Speak with a pet specialist
Toll Free: 855 908 4010
 
 

 

Pet Bucket Blog

Extinct Breeds: Salish Wool Dog

 by danielle on 14 May 2014 |
No Comment

Breeds go in and out of fashion – and sometimes they fade entirely. The Salish Wool Dog is an extinct breed that was a true ‘sheep dog’ farmed by Native Americans for its valuable fur.
 
The Salish Coast tribe inhabited what is now Washington State and British Columbia. They carefully cultivated a population of dogs with white, long hair which they would shear like sheep in May or June for wool.
 
The Salish Wool Dog is considered the only prehistoric North American dog breed created by true animal husbandry, which is to say, it was selectively and purposefully bred to create traits useful for the community. Other dogs in the tribe were not cultivated intentionally and developed traits through chance and natural selection. Salish Wool Dogs were segregated from other dogs in the area, on islands and gated caves in packs of about twelve to twenty individuals.
 
Wool Dogs were fed a diet of raw and cooked salmon. Today fish oil is used by the dog showing community as it is well-known to improve coat quality and lustre.  
 

The Salish tribe lacked access to sheep and mountain goat wool which was hazardous to gather, hence the substitution of dog fur.
 
The explorer Captain George Vancouver reported the Salish Wool Dog’s coat was so thick when sheared one could pick up a corner and the whole fleece would hold together. The “Salish blankets” made by the tribe from the fur were prized by Native American tribes, being almost as valuable as slaves.
 
In order to improve the yarn quality and extend supply of the valuable fur, dog hair was mixed with other local materials, such as mountain goat wool, feathers and plant fibres.

 
 
The arrival of Europeans in North America was the beginning of the end for the Salish Wool Dog. Increased access to sheep, Hudson bay blankets and the destruction of the Native American population itself due to disease and conflict lead to a disruption of traditional cultivation methods. The Salish Wool Dog began to interbreed with other varieties of dog and lose the traits that made it so distinct. By the mid-19th century the Salish Wool Dog was understood as extinct as a separate breed. In 1940 the last known descendent of the Wool dogs passed away.
 
Doubters who claimed the Salish Wool Dog was nothing but folklore have been disproven by recent DNA analysis, which has proven dog hair is a component of a number of surviving examples of Salish weavers’ works.
 

Today, the Salish Wool Dog lives on in the oral history of the Salish Coast tribe and ceremonial blankets preserved in museum collections. There is also a pelt that was re-discovered in a drawer of the National Museum of Natural History in Washington, D.C. of a dog fittingly dubbed ‘Mutton’ who once belonged to a scientist who studied the tribes of the Pacific Northwest.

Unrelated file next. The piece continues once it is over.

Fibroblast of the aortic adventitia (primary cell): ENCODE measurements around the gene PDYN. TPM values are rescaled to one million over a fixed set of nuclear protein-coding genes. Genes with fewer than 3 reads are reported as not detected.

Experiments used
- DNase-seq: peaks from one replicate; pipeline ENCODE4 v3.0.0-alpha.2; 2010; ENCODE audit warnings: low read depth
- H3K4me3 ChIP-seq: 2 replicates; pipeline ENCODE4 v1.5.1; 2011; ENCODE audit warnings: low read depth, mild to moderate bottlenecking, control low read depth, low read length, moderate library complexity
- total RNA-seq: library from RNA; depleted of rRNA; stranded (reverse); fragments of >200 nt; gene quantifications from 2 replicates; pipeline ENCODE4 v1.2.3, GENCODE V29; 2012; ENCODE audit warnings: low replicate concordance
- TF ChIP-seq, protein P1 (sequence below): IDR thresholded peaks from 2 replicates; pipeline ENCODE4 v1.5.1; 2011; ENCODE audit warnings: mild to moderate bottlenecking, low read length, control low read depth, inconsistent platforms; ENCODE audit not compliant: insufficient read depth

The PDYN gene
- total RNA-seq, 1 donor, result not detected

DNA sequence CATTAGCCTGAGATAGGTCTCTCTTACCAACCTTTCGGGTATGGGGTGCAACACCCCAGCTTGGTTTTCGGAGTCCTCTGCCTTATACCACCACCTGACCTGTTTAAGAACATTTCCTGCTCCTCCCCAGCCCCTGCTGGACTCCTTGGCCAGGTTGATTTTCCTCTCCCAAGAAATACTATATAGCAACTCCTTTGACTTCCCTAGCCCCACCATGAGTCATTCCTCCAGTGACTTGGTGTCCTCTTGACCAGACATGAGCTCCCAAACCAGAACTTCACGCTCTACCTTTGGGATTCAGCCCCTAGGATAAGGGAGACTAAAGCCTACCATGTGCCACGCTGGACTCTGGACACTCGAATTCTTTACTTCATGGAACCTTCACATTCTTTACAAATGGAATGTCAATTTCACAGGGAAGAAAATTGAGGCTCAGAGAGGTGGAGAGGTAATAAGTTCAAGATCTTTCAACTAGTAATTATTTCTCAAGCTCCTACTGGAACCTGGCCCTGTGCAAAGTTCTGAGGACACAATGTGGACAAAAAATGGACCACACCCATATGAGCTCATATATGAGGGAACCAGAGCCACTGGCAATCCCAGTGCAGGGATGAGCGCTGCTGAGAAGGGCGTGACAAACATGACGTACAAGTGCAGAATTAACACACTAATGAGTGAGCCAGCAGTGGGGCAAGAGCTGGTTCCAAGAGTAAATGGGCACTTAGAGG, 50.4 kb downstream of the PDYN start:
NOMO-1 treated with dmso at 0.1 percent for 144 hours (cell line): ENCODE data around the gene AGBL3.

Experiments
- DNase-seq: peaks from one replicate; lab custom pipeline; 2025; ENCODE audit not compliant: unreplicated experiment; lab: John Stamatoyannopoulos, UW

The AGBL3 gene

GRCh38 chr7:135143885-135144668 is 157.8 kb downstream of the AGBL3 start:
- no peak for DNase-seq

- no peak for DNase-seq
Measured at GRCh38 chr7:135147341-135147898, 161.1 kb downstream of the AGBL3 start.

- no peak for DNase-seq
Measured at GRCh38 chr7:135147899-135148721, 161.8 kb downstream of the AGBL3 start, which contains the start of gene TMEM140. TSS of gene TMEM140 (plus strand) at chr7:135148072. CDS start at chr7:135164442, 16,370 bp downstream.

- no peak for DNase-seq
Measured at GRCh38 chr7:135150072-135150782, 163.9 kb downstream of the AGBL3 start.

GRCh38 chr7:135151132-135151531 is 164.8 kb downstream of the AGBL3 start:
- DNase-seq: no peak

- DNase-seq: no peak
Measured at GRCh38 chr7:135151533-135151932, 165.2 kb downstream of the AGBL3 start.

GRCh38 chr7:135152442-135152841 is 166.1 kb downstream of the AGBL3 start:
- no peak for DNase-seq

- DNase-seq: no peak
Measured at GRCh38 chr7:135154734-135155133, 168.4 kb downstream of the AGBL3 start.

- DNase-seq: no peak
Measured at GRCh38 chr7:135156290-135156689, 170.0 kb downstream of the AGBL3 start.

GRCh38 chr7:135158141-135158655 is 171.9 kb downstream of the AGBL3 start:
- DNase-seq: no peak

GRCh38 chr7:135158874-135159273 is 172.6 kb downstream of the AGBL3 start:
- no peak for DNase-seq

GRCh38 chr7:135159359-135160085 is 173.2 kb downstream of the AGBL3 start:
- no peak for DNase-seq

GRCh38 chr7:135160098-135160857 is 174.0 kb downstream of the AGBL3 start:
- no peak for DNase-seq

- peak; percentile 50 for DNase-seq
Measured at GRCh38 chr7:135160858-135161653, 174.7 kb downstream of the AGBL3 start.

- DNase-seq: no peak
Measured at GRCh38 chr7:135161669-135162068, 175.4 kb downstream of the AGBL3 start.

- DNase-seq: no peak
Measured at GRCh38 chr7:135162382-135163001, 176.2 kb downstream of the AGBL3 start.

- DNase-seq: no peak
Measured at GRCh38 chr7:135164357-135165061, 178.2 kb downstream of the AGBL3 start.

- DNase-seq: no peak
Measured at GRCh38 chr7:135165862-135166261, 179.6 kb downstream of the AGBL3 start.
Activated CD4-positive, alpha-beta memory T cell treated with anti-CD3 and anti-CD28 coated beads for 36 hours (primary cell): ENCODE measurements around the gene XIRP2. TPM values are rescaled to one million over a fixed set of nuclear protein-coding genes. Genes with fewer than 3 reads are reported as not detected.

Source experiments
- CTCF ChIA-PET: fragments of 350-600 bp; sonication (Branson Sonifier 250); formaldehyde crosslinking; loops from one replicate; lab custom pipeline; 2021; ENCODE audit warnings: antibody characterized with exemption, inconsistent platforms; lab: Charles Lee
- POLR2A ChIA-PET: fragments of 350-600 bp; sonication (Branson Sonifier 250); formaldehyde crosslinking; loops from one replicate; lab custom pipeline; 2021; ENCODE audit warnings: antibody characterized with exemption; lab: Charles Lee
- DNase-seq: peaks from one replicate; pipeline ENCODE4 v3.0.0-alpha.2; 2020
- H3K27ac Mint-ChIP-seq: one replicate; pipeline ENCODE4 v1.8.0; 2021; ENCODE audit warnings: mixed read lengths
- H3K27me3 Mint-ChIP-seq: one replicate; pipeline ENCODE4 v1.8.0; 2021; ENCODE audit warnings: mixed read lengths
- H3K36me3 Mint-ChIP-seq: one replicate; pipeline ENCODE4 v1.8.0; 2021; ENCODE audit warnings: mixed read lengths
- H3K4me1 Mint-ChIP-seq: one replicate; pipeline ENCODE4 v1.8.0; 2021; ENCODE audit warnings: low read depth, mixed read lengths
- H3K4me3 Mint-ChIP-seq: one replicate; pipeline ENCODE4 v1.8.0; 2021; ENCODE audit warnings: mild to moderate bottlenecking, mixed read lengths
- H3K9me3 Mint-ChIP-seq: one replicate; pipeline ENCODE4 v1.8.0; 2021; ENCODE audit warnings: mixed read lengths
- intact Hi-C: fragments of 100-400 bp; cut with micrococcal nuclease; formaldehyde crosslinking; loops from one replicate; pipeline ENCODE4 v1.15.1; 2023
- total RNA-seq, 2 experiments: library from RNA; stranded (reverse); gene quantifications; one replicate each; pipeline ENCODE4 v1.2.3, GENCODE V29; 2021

Comment(s)0

Join the Conversation

* Please enter your name.
Email address will not be published
Please enter a valid email address.
* Please enter your comment.
Image Verification
'Please enter security code.

You may also like

Why is my dog losing his hair?

Hair loss is a common problem in dogs and can affect your pet’s skin, as well as his endocrine, lymphatic and immune sys...

Pet Jewelry

Human beings have been wearing jewelry for over 100,000 years – much longer than we've kept domestic cats and dogs (70,0...

Teaching your cat to like his carrier

Most cats only see a cat carrier when it’s time to go somewhere new: the veterinarian’s office, a new home or a boarding...

How to stop cats from attacking your feet

When we shuffle around in flip flops or shoes with bouncing laces, our feet look can look an awful lot like prey to cats...

Six Ways to Calm an Anxious Dog

Just like people, dogs can suffer from anxiety disorders. Whether he’s afraid of social situations, suffers from separat...

Why dogs lift their legs to pee

Dogs are territorial by nature and nothing says, “I’m here,” like marking a tree, fire hydrant or fence post with their ...

Why dogs love to lick?

It can seem like a nuisance, but to our canine companions, licking you is most often a sign of affection. While it is a ...

Vegetarian and Vegan Pets

Approximately 7.3 million people living in the USA alone are vegetarian and the popularity of a plant-based diet and lif...
Call Us - 855 908 4010
Placeholder
.
Customer Testimonials
Larry Marshall
Larry Marshall
United States, Raleigh
24 Sep 2017
So far so good,shipping has been on time and prices have been great.
 
 
Shop with Confidence
  • Low Price Guarantee
  • Free & Fast Shipping
  • Best Customer Service